Christopher Nolan’s Tenet Is a Technical Marvel but a Narrative Dud: Review

Failure and success concurrently reside in every minute of the blockbuster

tenet delayed august release date christopher nolan

Pitch: For months, Christopher Nolan’s Tenet has been promoted more as a canary in a coal mine than an actual film. With every shifted release date, the reality of the dangers surrounding COVID-19 only increased, all while the film flirted with those same hazards. Nolan had hoped his blockbuster would bring back theaters, but that dream still feels fanciful — even as the blockbuster nears its questionable release. Given his insistence for the theater experience, Nolan’s reputation has likely taken a hit, but his rank as a cinematic puzzlemaker remains intact. Mirroring the film’s perplexing route to release, Tenet is a murky globetrotting spy thriller, elevated by cinema-changing set pieces, and yet lowered by a classic case of visual ambition thwarting basic storytelling.

The Past: To describe Tenet’s plot with any ease is near-impossible; not because the story’s interlocking arcs are too brainy, but because the convolutions exist as square pegs for round holes. To put the narrative simply, a secret agency recruits an American spy codenamed The Protagonist (John David Washington) to foil a doomsday plot enacted by the Russian Oligarch Andrei Sator (Kenneth Branagh, in a menacing turn)—whose power stems not just from his immense wealth, but from shadowy figures residing in the future.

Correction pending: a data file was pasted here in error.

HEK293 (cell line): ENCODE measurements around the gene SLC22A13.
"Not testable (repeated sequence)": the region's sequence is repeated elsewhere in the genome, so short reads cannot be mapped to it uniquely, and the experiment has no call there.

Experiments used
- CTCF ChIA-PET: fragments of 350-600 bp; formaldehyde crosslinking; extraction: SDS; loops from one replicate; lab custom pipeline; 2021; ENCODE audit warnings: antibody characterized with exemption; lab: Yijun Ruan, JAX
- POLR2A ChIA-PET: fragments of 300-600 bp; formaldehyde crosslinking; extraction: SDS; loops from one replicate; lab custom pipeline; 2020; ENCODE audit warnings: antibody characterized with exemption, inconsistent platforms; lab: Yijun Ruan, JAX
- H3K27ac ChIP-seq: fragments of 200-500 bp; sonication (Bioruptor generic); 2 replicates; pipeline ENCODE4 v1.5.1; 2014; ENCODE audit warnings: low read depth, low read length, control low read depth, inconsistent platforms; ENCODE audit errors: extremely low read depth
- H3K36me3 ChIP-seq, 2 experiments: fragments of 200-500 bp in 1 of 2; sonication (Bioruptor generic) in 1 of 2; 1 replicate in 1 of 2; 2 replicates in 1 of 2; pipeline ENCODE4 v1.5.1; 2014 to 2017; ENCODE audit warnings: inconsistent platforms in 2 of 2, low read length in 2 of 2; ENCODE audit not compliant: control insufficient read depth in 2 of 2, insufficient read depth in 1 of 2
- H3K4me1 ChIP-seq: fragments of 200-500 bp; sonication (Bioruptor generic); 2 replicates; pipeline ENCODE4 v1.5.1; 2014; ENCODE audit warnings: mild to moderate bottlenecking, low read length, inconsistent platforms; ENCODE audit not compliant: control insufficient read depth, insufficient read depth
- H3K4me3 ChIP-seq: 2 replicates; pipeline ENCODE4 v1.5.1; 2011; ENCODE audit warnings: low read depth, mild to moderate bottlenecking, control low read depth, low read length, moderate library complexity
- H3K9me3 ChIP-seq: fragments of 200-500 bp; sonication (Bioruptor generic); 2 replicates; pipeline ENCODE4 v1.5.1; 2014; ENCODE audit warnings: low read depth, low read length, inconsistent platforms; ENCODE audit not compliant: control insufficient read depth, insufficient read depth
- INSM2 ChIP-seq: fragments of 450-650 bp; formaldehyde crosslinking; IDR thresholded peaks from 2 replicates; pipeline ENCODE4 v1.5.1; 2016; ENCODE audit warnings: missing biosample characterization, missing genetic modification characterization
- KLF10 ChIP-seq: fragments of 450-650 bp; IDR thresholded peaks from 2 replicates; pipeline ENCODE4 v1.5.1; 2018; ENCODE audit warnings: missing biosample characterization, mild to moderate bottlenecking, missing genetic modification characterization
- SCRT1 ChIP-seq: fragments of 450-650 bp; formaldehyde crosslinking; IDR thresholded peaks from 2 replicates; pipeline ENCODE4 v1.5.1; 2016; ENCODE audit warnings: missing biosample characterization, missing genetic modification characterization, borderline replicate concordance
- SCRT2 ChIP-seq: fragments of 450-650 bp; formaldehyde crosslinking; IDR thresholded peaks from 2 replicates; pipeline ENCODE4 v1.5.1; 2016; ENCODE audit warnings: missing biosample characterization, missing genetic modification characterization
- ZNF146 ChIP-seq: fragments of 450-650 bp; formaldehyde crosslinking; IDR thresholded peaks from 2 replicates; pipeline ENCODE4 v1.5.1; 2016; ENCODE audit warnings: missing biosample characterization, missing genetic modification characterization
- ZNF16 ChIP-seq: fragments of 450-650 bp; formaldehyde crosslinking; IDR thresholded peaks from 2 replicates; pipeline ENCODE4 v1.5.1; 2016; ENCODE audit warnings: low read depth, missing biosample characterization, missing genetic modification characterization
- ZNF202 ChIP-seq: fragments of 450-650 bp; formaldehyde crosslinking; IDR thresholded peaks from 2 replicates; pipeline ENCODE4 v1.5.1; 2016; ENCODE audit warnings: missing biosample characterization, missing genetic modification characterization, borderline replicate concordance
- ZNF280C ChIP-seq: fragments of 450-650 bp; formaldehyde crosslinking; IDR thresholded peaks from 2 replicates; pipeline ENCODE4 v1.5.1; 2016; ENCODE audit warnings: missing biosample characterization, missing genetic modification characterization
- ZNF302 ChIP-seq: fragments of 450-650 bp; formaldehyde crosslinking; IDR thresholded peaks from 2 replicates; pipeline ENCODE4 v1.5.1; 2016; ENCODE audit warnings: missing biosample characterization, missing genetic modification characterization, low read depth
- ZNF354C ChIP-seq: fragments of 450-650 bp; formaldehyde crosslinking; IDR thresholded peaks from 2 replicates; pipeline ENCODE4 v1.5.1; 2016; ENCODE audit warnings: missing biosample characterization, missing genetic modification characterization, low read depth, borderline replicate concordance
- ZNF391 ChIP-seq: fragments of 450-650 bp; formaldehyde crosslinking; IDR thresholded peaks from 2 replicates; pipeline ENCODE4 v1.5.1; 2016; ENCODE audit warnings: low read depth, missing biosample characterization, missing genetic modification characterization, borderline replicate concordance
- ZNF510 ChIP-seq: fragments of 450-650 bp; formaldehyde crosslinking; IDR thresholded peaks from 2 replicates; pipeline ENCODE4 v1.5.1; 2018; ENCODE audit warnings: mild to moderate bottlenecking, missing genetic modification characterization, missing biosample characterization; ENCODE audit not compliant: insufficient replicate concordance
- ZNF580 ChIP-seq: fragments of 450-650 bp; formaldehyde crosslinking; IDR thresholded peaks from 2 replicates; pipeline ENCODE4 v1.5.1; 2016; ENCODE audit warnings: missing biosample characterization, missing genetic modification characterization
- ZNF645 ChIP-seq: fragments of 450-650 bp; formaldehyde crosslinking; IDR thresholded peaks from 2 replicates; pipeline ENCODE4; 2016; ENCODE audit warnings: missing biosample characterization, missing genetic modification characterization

For assistance, The Protagonist teams with another spy — Neil (Robert Pattinson) — who more or less serves as the Ariadne to his Cobb a la Inception. As such, Neil explains the rules of engagement; from how time operates (”What’s happened has happened”) to the paradoxes inherent in certain actions. The two make an engaging team: Neil plays the relaxed debonair locksmith; The Protagonist is the earnest new blood.

Pattinson translates his streak of immersive and spontaneous indie performances to the action realm seamlessly, while Washington—who broke out in Spike Lee’s BlacKkKlansman—has more to chew on than the caricature he played in that film. With sharp one-liners at his disposal, Washington exudes a steely confidence in Tenet that’s fit for James Bond, though he lacks the flashy charisma to carry some of the more flirtatious scenes.

Tenet Christopher Nolan First Look John David Washington Robert Pattinson trailer
Tenet (Warner Bros. Pictures)

The Present: Other than the displacement of time, “wealth” stands as a prevalent theme in Tenet. As with Inception, which saw a businessman cracking the mind of his rival, Neil and The Protagonist often go undercover as billionaires. Exploring the covert practices of the elite, they meet an array of figures: a British Intelligence officer (Michael Caine, a Nolan favorite); an Indian arms dealer (Dimple Kapadia); and Kat (Elizabeth Debicki)—the wife of Andrei—all of whom instantly know the pair aren’t wealthy.

As with his debut Following, of which Tenet follows familiar beats with respect to Debicki’s character, the pair take pleasure in breaking into the clandestine vaults of the rich. In one scene, which involves the destruction of a plane, Neil takes perverse pleasure in describing his plan for the caper to The Protagonist and fellow agent Mahir (Himesh Patel). Yet unlike Following, which plays upon an eat-the-rich theme, Nolan has little to say about greed beyond the pyrotechnics.